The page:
There’s a nationwide Sriracha shortage


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The company that makes Sriracha, Huy Fong Foods, wrote in an email to customers in late April that it will have to stop making the sauce for the next few months due to “severe weather conditions affecting the quality of chili peppers.”

The spicy sauce has something of a cult following, and so when the news filtered through, some fans took to social media to express their dismay and post about panic buying (with varying degrees of irony.)…

The shortage is due to a failed chili pepper harvest in northern Mexico, where all of the chilies used in Sriracha come from, according to National Autonomous University of Mexico’s Guillermo Murray Tortarolo, who studies climate and ecosystems.

“Sriracha is actually made from a very special type of pepper that only grows in the southern U.S. and northern Mexico,” Murray Tortarolo said. “These red jalapeños are only grown during the first four months of the year, and they need very controlled conditions, particularly constant irrigation.”…

“The already difficult conditions were pushed over the limit by two consecutive La Niña events. And the dry season has not only been intense, but also remarkably long,” Murray Tortarolo said.

As a result, the spring chili harvest was almost nonexistent this year. Murray Tortarolo thinks it’s very likely that climate change is a factor, although it requires further study to confirm.

Meanwhile, folks without a sufficient Sriracha stash better hop to it before everyone is sold out.

As for future seasoning at Lot 4? You better believe we’re ready with a couple of years worth of our favorite hotness,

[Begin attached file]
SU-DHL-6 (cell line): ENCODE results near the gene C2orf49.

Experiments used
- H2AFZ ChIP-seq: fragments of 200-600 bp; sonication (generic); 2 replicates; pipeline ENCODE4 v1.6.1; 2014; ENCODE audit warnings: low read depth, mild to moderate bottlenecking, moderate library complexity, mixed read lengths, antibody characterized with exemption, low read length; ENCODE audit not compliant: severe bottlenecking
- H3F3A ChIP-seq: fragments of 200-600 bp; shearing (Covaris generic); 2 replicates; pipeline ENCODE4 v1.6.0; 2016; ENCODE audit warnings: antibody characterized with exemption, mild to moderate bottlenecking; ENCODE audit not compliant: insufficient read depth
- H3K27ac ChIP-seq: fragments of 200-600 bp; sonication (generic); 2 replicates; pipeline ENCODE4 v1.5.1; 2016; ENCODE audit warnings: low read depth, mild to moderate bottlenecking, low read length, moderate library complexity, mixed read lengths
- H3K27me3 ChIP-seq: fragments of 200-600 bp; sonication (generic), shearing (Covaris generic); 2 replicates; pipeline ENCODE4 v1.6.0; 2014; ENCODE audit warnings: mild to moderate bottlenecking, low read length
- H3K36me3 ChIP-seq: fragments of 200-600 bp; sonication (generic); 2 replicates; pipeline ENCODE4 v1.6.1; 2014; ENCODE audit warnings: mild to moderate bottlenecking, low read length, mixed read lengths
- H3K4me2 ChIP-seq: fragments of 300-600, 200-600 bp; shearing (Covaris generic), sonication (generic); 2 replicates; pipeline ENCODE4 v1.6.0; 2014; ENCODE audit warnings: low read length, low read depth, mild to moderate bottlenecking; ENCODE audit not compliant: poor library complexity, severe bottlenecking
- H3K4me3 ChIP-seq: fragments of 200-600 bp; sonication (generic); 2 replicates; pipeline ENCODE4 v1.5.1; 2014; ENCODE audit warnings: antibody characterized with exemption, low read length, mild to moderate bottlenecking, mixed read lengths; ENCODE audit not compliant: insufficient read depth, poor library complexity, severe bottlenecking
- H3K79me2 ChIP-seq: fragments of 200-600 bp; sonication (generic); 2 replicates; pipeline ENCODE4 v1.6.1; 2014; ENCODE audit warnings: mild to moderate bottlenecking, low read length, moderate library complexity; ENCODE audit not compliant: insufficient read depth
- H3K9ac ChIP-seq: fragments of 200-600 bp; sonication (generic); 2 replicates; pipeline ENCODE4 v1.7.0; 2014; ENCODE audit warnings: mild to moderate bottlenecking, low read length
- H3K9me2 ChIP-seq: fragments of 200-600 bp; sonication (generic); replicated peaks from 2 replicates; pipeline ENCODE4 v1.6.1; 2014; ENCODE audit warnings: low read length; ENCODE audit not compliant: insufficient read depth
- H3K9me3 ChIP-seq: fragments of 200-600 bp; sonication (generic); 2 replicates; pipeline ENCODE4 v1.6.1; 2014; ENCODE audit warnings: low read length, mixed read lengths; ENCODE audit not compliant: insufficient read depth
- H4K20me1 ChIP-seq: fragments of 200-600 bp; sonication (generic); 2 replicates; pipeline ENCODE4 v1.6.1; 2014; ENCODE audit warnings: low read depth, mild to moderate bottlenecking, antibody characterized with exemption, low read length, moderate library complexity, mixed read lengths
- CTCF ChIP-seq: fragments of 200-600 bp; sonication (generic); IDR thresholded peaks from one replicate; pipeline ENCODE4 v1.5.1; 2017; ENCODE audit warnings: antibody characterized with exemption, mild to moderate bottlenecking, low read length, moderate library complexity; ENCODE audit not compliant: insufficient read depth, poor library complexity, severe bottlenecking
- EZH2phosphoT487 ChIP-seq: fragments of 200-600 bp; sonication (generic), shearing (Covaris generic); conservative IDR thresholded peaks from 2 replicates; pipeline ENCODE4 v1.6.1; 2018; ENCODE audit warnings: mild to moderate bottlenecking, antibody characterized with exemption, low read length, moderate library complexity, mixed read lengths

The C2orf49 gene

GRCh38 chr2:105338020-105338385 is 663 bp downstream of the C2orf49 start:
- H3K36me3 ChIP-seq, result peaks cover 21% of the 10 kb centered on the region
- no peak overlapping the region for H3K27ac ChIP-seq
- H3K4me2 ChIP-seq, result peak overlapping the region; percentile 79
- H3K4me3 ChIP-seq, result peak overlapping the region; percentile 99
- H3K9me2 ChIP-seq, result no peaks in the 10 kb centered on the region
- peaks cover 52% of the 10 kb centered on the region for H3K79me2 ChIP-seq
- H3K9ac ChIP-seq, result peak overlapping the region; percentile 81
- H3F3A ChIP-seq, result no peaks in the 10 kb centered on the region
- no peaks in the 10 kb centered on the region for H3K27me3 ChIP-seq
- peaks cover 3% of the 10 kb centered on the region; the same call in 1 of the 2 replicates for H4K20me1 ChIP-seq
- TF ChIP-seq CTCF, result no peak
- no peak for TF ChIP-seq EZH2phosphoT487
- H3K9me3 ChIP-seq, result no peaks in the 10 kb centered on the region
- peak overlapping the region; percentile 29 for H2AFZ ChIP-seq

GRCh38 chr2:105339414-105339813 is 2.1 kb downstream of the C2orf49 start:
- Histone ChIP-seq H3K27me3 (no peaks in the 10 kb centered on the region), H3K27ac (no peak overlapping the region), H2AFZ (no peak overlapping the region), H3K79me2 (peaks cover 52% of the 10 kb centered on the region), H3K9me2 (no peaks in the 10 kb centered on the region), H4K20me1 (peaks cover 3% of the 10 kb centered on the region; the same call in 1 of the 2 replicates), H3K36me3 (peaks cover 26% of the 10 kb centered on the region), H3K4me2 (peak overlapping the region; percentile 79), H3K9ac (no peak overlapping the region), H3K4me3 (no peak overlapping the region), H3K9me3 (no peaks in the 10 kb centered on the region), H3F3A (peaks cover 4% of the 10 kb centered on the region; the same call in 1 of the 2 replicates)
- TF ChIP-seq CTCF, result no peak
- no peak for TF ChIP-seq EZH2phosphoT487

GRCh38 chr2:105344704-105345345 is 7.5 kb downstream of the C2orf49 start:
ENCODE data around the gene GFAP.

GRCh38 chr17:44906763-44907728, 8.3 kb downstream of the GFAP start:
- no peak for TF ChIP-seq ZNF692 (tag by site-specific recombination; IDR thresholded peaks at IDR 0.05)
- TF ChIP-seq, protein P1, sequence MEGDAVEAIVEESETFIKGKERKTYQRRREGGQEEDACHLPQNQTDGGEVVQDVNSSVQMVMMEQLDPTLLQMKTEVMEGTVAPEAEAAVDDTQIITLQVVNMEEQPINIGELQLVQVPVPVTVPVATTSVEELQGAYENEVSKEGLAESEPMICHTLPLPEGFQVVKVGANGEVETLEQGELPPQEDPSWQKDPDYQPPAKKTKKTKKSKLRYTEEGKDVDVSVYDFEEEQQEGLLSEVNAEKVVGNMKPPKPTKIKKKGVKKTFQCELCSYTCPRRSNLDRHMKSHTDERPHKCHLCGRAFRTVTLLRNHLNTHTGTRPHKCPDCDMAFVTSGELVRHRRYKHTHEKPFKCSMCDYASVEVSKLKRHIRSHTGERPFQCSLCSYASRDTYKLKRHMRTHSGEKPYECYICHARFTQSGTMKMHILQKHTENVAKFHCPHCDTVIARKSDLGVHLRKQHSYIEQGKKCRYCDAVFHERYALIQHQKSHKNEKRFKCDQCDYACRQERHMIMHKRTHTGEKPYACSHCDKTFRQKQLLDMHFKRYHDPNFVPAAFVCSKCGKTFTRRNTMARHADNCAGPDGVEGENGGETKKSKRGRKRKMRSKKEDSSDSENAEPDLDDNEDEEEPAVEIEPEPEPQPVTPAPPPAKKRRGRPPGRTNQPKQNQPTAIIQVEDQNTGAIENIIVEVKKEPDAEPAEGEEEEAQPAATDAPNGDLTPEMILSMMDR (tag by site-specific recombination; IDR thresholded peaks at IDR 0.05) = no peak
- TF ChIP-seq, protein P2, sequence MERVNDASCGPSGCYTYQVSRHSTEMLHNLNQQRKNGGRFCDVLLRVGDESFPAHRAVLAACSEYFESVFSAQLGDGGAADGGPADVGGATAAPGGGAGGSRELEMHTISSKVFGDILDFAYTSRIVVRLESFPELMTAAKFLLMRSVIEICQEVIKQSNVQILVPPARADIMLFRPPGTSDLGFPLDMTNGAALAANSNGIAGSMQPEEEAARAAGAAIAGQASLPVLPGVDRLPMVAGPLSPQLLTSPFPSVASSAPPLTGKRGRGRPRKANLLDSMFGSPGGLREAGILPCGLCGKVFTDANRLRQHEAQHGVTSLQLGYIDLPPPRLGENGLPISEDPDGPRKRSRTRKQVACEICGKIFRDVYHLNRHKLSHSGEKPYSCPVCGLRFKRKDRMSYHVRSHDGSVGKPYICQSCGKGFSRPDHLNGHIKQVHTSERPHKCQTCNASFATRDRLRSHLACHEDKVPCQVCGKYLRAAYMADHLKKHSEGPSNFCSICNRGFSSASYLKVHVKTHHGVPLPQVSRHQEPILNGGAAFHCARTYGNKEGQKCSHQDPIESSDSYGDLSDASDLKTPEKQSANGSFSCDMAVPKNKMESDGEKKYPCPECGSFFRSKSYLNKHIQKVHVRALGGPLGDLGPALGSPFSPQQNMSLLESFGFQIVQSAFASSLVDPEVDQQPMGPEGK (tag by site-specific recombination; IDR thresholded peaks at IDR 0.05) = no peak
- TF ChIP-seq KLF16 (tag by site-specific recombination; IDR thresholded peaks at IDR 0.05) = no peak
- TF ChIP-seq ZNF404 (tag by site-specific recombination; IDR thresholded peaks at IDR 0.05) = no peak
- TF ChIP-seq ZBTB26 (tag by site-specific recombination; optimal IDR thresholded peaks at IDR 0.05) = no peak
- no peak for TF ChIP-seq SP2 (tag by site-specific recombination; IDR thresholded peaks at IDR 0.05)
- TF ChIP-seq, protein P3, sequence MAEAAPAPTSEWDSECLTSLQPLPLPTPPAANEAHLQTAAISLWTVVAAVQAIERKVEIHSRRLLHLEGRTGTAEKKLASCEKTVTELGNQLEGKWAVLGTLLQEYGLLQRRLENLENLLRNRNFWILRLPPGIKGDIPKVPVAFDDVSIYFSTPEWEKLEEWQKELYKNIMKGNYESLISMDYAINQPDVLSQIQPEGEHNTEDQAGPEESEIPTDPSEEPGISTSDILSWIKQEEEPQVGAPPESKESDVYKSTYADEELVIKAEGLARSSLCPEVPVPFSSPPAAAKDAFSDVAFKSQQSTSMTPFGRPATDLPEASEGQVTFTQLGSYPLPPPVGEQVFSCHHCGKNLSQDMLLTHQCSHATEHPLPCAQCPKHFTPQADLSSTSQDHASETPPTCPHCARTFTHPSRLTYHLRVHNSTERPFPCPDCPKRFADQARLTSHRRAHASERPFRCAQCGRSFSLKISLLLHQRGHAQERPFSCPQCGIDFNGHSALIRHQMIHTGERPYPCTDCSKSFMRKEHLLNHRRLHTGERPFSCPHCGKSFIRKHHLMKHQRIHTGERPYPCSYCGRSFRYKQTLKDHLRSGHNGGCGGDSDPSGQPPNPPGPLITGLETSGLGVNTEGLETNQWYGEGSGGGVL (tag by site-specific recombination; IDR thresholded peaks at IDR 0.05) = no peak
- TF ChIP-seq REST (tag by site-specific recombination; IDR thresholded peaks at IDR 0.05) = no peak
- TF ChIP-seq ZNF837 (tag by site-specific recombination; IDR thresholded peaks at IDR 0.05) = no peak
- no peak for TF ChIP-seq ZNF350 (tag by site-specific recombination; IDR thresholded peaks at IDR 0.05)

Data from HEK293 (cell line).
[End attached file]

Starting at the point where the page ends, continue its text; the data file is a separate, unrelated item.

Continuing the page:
Letting your teen sleep in – finally

The American Academy of Pediatrics (AAP), which has called for later school start times since 2014, recommends that middle and high schools start no earlier than 8:30 a.m. But until recently, there’s been a patchwork approach to meeting that recommendation. The result: While various districts, cities, and counties have opted to make changes, the majority of middle and high schools still start too early. These start times make it nearly impossible for teens, whose body clock tends to shift to a later schedule at the onset of puberty, to get the eight to 10 hours of sleep recommended for their health and well-being.

That’s about to change in California, when a law—the first of its kind in the nation—goes into effect on July 1 requiring the state’s public high schools to start no earlier than 8:30 a.m., and its middle schools no earlier than 8 a.m. Both New York and New Jersey also have similar bills under consideration.

Click the link in the paragraph up top … and find out why this is considered a progressive change.